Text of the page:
EMISSIONS STANDARD: Policies such as the increase in fuel efficiency standards for cars and trucks have helped drive down U.S. emissions of the greenhouse gases causing climate change. Image: Flickr/Simone Ramelia
President Obama mentioned climate change almost in passing during last night's State of the Union address, noting: "The differences in this chamber may be too deep right now to pass a comprehensive plan to fight climate change."
But what Obama didn't mention is that declining energy consumption in a sluggish economy and well-placed regulations targeting air pollution and oil use are creating a more climate-friendly United States. Fuel-economy standards for gasoline guzzlers and the prospect that stable, cheaper natural gas supplies will speed closure of the nation's dirtiest coal-fired utilities are beginning to depress long-term projections for U.S. greenhouse gas emissions.
"They all point in the same direction. My view is that the U.S. is accomplishing something of significance," said Robert Stavins, director of the environmental economics program at Harvard University. "Other countries, European and the emerging economies, really want to see an ambitious domestic climate policy. Given our current politics, that's exceptionally unlikely."
The United States will still struggle to meet Obama's pledge during global climate talks to reduce emissions 17 percent from 2005 levels by 2020. But the latest long-term energy projections are painting a far sunnier picture than people had anticipated, coming two years after the United Nations' Copenhagen, Denmark, climate summit failed to produce a binding accord.
In an energy outlook this week, analysts at the U.S. Energy Information Administration (EIA) predicted a dramatic decline in U.S. energy demand through 2035 and a reconfigured energy pie that sidelines a significant amount of coal for natural gas. According to EIA, an arm of the Energy Department, carbon dioxide emissions tied to energy consumption flat-lines through 2035. By 2020, U.S. emissions into the atmosphere are projected to be 7 percent below their 2005 level of nearly 6 billion metric tons of carbon. By 2035, emissions are expected to still be below what they were in 2005.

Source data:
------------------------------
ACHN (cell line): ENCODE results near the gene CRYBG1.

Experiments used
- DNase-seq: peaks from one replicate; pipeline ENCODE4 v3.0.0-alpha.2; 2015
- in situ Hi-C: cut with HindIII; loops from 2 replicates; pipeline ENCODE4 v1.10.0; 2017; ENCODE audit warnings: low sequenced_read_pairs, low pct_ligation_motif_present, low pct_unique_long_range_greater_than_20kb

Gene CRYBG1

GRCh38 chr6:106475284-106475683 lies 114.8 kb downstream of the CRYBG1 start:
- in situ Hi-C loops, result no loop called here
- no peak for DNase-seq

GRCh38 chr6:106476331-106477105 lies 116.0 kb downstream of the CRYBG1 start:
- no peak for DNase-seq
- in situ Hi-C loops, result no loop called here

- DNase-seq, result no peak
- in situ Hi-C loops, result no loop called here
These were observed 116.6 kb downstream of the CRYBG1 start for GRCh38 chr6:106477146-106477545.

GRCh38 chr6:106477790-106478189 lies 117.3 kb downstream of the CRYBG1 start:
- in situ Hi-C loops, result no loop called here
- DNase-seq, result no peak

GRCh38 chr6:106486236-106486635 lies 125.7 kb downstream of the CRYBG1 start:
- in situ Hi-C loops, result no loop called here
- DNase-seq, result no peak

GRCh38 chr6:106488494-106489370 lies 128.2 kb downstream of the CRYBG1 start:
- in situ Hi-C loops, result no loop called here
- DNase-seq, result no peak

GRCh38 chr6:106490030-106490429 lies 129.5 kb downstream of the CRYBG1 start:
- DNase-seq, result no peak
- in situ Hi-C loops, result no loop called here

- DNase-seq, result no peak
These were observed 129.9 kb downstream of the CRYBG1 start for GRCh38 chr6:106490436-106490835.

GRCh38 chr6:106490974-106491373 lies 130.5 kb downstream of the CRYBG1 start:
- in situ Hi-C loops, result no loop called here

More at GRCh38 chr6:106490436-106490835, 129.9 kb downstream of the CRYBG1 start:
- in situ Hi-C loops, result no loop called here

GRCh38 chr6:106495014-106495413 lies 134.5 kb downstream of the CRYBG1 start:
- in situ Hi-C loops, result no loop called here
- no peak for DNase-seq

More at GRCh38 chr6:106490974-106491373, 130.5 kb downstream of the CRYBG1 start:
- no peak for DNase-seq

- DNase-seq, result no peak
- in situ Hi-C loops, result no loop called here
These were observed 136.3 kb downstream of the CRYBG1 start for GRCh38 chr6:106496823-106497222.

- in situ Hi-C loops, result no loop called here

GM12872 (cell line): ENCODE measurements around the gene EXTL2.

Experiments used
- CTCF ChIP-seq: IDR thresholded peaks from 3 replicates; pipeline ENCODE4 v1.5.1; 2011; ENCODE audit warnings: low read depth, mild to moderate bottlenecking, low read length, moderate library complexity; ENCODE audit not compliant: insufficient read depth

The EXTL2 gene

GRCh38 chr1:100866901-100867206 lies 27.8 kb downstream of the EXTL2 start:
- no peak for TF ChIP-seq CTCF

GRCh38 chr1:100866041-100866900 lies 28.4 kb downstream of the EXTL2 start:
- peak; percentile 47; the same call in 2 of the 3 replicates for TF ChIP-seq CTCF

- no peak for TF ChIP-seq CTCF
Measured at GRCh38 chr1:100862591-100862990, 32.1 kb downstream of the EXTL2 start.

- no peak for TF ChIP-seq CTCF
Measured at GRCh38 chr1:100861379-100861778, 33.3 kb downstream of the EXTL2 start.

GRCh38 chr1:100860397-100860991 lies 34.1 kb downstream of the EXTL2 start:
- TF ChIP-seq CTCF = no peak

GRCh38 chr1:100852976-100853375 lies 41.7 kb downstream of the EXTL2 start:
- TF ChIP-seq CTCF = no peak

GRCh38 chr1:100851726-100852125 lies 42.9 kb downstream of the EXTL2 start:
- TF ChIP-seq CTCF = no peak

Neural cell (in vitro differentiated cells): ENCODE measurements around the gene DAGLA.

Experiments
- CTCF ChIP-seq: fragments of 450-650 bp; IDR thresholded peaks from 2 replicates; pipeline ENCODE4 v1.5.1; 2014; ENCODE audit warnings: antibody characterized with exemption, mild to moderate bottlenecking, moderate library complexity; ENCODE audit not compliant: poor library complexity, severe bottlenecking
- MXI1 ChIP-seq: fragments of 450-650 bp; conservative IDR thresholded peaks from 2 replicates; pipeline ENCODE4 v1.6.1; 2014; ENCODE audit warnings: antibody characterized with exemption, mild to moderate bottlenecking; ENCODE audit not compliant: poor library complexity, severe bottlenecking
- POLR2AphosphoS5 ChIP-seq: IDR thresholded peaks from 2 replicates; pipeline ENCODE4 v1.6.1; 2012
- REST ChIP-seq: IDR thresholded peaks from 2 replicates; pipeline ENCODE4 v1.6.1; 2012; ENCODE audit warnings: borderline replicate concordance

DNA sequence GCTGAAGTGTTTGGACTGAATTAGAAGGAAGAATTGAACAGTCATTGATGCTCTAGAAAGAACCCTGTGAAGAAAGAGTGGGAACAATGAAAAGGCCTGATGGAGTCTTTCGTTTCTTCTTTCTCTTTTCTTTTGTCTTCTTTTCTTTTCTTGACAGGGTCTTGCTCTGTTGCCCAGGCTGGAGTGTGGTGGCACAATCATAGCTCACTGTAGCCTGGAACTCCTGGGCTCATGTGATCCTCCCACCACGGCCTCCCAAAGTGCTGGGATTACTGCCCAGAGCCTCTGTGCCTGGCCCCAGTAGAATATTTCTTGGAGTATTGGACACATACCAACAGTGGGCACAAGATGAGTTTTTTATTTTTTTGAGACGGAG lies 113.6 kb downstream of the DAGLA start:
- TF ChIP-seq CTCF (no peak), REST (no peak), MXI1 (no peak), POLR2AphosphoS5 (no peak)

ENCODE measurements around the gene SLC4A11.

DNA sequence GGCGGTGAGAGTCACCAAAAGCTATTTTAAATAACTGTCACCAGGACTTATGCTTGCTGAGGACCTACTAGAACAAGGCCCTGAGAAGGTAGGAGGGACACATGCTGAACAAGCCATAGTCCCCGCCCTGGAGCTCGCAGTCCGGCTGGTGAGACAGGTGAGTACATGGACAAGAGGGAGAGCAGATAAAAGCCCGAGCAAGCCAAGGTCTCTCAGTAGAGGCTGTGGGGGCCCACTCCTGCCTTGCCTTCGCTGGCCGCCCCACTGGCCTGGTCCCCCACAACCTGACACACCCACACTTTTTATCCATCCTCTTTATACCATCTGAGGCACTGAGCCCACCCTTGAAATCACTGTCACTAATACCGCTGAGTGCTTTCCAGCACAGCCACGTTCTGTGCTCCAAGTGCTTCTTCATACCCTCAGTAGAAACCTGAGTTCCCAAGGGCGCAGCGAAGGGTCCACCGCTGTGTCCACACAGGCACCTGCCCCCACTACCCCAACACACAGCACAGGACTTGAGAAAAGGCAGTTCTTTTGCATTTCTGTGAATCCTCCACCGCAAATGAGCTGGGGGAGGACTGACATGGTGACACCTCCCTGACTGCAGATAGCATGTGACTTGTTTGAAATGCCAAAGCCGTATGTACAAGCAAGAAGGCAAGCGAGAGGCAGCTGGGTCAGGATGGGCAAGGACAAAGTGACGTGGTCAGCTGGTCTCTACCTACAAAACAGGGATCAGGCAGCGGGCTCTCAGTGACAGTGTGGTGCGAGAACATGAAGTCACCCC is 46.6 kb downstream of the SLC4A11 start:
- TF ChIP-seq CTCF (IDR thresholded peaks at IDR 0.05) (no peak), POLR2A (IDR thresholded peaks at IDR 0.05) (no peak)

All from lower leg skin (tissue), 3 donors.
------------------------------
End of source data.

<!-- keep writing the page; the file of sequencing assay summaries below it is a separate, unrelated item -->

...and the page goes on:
Some experts think that could change if the U.S. economy picks up steam and industrial plants start humming again.
"Perhaps the Obama policies could drive us away from coal, but I think that's too optimistic," said Michael Wara, an environmental law professor at Stanford University. "The mix of coal and gas is going to shift in a way that lowers emissions in the near term. Then by 2020, it goes up again."
A slew of new coal-fired generators are coming online, he noted, and while those plants are sleeker and more efficient, they're still not nearly as clean as gas-fired turbines or renewable power sources.
"Some people had hoped -- or dreaded -- that pollution controls would accelerate a shift away from coal to gas. When you actually crunch the numbers, that's not really true."
Combination of economic trends and policies
Still, for now an array of Obama administration actions and economic trends are conspiring to cut emissions, according to EIA: Americans are using less oil because of high gasoline prices; carmakers are complying with federal fuel economy standards; electricity companies are becoming more efficient; state renewable energy rules are ushering wind and solar energy onto the power grids; gas prices are competitive with coal; and federal air quality regulations are closing the dirtiest power plants.
"Those will have profound effects on carbon dioxide emissions," Stavins said, "because they'll reduce investment in new coal and slow the use of existing coal."
Obama has taken heat from environmental groups for the perception that he hasn't done enough to address climate change. After passing the Waxman-Markey climate bill in the House in the summer of 2009 by a slim margin, the appetite in Congress and at the White House for a bruising Senate fight eroded. Elections sweeping Republicans into the House leadership set climate proposals on a path to nowhere in 2010 and 2011 as partisanship marginalized supporters of any federal bill aimed at cutting global warming pollution.